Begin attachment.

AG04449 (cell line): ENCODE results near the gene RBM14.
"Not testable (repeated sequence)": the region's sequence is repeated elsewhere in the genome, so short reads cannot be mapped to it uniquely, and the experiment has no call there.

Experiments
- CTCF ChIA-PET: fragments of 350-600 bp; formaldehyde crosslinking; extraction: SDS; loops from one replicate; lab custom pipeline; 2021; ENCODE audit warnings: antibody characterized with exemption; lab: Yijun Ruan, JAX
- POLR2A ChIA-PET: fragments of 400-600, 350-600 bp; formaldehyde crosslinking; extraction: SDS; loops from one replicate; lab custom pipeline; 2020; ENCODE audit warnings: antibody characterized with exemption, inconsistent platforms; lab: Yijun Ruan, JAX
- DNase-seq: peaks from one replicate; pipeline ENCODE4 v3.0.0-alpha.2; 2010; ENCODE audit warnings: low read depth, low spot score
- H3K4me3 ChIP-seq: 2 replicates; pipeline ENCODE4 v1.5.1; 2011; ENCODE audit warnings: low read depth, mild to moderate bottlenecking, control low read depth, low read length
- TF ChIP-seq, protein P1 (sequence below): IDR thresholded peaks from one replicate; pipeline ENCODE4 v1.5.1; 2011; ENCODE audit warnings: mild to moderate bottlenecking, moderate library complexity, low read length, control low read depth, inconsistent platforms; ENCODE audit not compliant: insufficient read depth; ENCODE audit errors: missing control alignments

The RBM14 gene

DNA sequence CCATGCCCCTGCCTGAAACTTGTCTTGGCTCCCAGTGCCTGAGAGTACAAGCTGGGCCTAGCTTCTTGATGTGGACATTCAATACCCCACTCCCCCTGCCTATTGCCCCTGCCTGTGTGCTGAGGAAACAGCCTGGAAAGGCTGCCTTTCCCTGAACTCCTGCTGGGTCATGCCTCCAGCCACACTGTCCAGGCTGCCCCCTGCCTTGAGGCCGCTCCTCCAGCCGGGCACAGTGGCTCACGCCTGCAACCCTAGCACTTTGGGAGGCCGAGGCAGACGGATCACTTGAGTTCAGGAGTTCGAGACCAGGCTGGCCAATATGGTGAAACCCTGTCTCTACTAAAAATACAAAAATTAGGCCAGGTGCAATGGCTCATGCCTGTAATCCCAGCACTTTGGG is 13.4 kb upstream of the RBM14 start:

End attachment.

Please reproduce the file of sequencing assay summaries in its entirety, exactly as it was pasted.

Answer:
AG04449 (cell line): ENCODE results near the gene RBM14.
"Not testable (repeated sequence)": the region's sequence is repeated elsewhere in the genome, so short reads cannot be mapped to it uniquely, and the experiment has no call there.

Experiments
- CTCF ChIA-PET: fragments of 350-600 bp; formaldehyde crosslinking; extraction: SDS; loops from one replicate; lab custom pipeline; 2021; ENCODE audit warnings: antibody characterized with exemption; lab: Yijun Ruan, JAX
- POLR2A ChIA-PET: fragments of 400-600, 350-600 bp; formaldehyde crosslinking; extraction: SDS; loops from one replicate; lab custom pipeline; 2020; ENCODE audit warnings: antibody characterized with exemption, inconsistent platforms; lab: Yijun Ruan, JAX
- DNase-seq: peaks from one replicate; pipeline ENCODE4 v3.0.0-alpha.2; 2010; ENCODE audit warnings: low read depth, low spot score
- H3K4me3 ChIP-seq: 2 replicates; pipeline ENCODE4 v1.5.1; 2011; ENCODE audit warnings: low read depth, mild to moderate bottlenecking, control low read depth, low read length
- TF ChIP-seq, protein P1 (sequence below): IDR thresholded peaks from one replicate; pipeline ENCODE4 v1.5.1; 2011; ENCODE audit warnings: mild to moderate bottlenecking, moderate library complexity, low read length, control low read depth, inconsistent platforms; ENCODE audit not compliant: insufficient read depth; ENCODE audit errors: missing control alignments

The RBM14 gene

DNA sequence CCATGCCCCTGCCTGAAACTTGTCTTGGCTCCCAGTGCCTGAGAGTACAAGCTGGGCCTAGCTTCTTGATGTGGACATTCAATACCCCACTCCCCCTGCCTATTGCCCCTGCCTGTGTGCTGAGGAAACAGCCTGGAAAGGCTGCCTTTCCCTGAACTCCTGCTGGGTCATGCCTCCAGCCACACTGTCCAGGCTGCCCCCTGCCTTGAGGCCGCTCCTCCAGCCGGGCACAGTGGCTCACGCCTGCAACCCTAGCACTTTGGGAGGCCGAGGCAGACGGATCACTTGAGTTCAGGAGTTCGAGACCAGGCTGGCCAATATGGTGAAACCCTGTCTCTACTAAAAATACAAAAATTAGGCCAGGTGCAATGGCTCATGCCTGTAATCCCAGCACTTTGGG is 13.4 kb upstream of the RBM14 start: